“Well, now, I’m mighty—hem!—I’m extremely pleased that you have called. Have _ice trip?”
But the society tone of Mrs. Huzzard was so unlike the one he had bee_ccustomed to hearing her use, that the captain could only stare, and befor_e recovered enough to reply, she turned and beckoned Miss Slocum, with th_dea of completing the impression made, and showing with what grace she coul_resent him to her cousin.
But the lately acquired style was lost on him this time, overtopped by th_resence of Miss Lavina, who gazed at him with a prolonged and steady stare.
“And this is your friend, Captain Leek, of the Northern Army, is it?” sh_sked, in her very sharpest voice—a voice she tried to temper with a smil_bout her lips, though none shone in her eyes. “I have no doubt you will b_ery welcome to the camp, Captain Leek.”
Mrs. Huzzard had surely expected of Lavina a much more gracious reception. Bu_rs. Huzzard was a bit of a philosopher, and if Lavina chose to be somewha_old and unresponsive to the presence of a cultured gentleman, well, it gav_orena Jane so much better chance, and she was not going to slight it.
“Come right in; you must be dead tired,” she said, cordially. “Mr. Max, you’l_et Dan know he’s here, won’t you—that is, when he does show up again, but n_ne knows how long that will be.”
“Yes, I am tired,” agreed the captain, meekly, and not quite at his ease wit_he speculative eyes of Miss Slocum on him. “I—I brought up a few letters tha_rrived at the Ferry. I can’t make up my mind to trust mail with these India_oatmen Dan employs.”
“They are a trial,” agreed Mrs. Huzzard, “though they haven’t the bad effec_n our nerves that one or two of the camp Indians have—an awful squaw, wh_elps around, and an ugly old man, who only smokes and looks horrible. Now, Lavina—she ain’t used to no such, and she just shivers at them.”
“Yes—ah—yes,” murmured the captain.
“Lavina says she knew folks of your name back in Ohio,” continued Mrs.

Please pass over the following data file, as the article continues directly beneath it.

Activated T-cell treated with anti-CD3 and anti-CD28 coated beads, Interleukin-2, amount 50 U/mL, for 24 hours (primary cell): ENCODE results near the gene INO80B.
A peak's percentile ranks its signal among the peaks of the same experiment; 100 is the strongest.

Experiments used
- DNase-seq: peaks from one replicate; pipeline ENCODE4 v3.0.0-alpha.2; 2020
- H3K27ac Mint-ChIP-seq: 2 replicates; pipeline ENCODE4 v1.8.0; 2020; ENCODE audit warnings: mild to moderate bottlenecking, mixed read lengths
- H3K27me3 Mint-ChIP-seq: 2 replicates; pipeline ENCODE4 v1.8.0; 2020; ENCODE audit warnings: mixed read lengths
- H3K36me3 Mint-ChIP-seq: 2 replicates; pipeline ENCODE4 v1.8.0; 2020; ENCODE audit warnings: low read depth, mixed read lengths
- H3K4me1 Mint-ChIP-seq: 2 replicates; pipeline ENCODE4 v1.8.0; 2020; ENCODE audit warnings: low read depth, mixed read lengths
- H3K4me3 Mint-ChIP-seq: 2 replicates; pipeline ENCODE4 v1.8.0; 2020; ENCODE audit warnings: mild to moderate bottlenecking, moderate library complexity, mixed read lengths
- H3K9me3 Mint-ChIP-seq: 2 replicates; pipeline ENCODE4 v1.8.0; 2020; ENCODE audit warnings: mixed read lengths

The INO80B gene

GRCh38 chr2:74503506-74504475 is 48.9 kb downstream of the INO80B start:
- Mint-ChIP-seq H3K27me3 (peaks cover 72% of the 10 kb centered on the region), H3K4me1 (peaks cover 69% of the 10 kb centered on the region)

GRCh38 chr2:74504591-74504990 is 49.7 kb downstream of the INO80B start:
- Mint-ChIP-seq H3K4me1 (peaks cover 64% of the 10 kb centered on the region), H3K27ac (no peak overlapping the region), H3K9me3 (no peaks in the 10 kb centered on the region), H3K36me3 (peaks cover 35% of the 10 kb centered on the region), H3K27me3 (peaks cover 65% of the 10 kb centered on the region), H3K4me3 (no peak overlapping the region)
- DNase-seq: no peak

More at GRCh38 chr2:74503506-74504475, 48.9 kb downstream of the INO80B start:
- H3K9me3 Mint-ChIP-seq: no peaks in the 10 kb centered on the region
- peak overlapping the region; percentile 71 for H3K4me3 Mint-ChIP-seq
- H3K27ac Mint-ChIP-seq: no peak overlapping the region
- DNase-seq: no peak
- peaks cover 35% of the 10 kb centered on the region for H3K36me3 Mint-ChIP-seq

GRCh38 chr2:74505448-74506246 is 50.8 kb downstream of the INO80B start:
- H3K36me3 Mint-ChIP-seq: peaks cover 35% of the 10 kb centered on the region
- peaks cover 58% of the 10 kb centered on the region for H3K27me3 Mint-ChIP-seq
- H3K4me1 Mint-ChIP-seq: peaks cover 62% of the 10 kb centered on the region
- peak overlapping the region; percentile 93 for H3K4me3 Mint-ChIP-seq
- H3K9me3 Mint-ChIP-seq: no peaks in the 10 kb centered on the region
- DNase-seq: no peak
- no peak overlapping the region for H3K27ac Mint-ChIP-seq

Huzzard, cheerfully, in order to get the two strangers better acquainted. “_hought at first maybe you’d turn out to know each other; but she says the_as Democrats,” and she turned a sharp glance toward him, as if to read hi_olitical tendencies.
“No, I never knew any Captain Leek,” said Miss Slocum, “and the ones I kne_adn’t any one in the Union Army. Their principles, if they had any, wer_gainst it, and there wasn’t a Republican in the family.”
“Then, of course, that would settle Captain Leek belonging to them,” decide_rs. Huzzard, promptly. “I don’t know much about politics, but as all our me_olks wore the blue clothes, and fought in them, I was always glad I come fro_ Republican State. And I guess all the Republicans that carried guns agains_he Union could be counted without much arithmetic.”
“I—I think I will go and look for Dan myself,” observed the captain, risin_nd looking around a little uncertainly at Miss Slocum. “I brought som_etters he may want.”
He made his bow and placed the picturesque corded hat on his head as he wen_ut. But Mrs. Huzzard looked after him somewhat anxiously.
“He’s sick,” she decided as he vanished from her view; “I never did see hi_alk so draggy like. And don’t you judge his manners, either, Lavina, fro_his first sight of him, for he ain’t himself to-day.”
“He didn’t look to me as though he knew who he was,” remarked Lavina; an_fter a little she looked up from the tidy she was knitting. “So, Lorena Jane, that is the man you’ve been trying to educate yourself up to more than fo_nybody else—now, tell the truth!”
“Well, I don’t mind saying that it was his good manners made me see how ba_ine were,” she confessed; “but as for training for him—”
“I see,” said Miss Lavina, grimly, “and it is all right; but I just though_’d ask.”
Then she relapsed into deep thought, and made the needles click wit_mpatience all that afternoon.
The captain came near the tent once, but retreated at the vision of th_nitter. He talked with Mrs. Huzzard in the cabin of Harris, but did not visi_er again in her own tent; and the poor woman began to wonder if the air o_he Kootenai woods had an erratic influence on people. Dan was changed, ’Tan_as changed, and now the captain seemed unlike himself from the very moment o_is arrival. Even Lavina was a bit curt and indifferent, and Lorena Jan_ondered where it would end.
In the midst of her perplexity, ’Tana added to it by appearing before her i_he Indian dress Overton had presented her with. Since her sickness it ha_ung unused in her cabin, and the two women had fashioned garments mor_uitable, they thought, to a young girl who could wear real laces now if sh_hose. But there she was again, dressed like any little squaw, and althoug_ather pale to suit the outfit, she said she wanted a few more “Indian hours” before departing for the far-off Eastern city that was to her as a new world.
She received Captain Leek with an unconcern that was discouraging to th_retty speeches he had prepared to utter.
Dan returned and looked sharply at her as she sat whittling a stick of whic_he said she meant to make a cane—a staff for mountain climbing.